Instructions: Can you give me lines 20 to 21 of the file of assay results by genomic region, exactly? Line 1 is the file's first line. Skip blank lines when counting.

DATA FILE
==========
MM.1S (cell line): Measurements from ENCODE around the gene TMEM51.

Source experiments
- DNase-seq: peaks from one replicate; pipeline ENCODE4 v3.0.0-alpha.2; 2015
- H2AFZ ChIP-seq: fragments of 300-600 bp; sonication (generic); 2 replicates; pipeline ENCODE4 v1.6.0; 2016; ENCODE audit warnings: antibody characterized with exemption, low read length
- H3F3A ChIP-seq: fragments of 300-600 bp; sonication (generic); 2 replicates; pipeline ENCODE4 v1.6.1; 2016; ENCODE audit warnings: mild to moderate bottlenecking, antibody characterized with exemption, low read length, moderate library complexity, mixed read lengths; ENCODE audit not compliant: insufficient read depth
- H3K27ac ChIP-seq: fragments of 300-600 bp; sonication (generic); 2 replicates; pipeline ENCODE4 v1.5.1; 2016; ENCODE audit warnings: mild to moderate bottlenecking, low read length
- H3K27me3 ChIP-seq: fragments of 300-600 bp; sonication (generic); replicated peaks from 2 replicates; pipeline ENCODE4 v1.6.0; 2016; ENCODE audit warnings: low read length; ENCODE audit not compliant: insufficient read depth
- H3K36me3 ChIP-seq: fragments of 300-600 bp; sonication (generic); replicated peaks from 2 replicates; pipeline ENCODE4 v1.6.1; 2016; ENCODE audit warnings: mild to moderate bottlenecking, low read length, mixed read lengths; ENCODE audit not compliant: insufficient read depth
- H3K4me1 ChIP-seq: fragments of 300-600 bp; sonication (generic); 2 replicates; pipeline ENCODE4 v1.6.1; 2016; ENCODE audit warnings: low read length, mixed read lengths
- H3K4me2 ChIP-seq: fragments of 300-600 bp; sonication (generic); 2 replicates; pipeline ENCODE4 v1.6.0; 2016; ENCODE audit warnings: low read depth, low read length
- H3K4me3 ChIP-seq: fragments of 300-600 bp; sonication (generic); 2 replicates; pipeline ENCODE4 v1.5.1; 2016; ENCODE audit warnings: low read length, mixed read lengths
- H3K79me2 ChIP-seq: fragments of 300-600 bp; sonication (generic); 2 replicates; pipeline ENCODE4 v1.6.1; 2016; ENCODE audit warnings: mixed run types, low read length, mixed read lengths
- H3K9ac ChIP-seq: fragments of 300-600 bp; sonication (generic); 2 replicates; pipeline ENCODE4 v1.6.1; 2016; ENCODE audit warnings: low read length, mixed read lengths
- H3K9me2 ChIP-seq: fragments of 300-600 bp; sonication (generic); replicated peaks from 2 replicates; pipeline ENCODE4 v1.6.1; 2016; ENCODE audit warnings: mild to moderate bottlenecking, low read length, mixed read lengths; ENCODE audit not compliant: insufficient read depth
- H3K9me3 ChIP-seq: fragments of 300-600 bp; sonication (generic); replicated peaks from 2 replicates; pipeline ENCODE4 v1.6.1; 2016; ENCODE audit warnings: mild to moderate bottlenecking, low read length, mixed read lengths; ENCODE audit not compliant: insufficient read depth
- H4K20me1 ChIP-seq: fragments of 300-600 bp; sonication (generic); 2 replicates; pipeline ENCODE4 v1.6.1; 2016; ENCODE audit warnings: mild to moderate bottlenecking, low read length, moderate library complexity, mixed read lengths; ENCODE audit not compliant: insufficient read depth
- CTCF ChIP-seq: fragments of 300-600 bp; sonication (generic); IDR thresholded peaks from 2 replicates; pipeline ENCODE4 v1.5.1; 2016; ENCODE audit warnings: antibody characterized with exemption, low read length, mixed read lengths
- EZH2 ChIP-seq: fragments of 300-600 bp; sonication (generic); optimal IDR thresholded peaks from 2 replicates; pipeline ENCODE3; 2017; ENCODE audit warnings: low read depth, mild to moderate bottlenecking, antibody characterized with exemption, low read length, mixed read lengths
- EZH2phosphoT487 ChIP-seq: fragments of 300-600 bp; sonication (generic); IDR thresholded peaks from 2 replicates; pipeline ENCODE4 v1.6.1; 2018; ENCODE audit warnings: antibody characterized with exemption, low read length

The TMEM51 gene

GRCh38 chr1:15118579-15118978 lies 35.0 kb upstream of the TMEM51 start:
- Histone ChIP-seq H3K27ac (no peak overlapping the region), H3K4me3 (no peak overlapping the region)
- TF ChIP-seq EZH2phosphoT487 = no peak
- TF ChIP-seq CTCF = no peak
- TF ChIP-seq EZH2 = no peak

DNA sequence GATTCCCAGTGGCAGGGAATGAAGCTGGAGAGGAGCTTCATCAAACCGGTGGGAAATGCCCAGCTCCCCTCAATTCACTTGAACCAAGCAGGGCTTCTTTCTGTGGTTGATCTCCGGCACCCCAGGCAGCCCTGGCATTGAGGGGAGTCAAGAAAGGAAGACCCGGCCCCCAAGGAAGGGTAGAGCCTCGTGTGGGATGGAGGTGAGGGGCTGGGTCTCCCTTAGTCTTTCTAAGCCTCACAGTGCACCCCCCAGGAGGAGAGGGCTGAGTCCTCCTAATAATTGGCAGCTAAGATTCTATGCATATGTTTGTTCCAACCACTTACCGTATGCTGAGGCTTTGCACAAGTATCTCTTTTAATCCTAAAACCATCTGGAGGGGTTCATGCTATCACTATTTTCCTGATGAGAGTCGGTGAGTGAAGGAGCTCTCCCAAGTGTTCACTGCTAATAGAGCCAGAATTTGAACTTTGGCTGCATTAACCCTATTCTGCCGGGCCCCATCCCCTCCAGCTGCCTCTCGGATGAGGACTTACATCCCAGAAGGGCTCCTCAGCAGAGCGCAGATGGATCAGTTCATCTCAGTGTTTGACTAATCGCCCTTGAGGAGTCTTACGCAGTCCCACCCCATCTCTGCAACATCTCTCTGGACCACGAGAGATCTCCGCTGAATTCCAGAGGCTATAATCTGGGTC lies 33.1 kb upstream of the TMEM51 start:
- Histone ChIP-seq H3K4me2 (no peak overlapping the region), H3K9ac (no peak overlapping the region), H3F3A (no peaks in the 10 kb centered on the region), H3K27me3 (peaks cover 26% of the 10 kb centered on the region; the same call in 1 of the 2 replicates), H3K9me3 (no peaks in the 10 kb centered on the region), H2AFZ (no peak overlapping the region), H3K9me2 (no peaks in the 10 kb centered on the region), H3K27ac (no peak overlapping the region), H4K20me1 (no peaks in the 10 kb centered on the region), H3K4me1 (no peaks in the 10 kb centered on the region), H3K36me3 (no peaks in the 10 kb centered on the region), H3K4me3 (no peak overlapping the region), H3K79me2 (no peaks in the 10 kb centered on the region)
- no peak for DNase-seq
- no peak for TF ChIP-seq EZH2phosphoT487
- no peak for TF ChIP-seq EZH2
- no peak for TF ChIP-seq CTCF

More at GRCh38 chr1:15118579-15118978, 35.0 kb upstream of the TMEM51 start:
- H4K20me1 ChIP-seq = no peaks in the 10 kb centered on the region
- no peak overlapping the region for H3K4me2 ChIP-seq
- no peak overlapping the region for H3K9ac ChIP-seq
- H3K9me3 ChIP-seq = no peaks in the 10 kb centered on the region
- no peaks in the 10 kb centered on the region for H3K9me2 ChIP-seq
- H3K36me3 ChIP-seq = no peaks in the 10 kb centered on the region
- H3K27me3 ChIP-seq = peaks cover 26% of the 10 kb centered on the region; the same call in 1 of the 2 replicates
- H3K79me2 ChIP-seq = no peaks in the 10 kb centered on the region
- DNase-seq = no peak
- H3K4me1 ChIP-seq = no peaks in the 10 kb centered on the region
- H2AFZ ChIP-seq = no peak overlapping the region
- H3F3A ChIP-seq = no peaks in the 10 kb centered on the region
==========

The TMEM51 gene

GRCh38 chr1:15118579-15118978 lies 35.0 kb upstream of the TMEM51 start: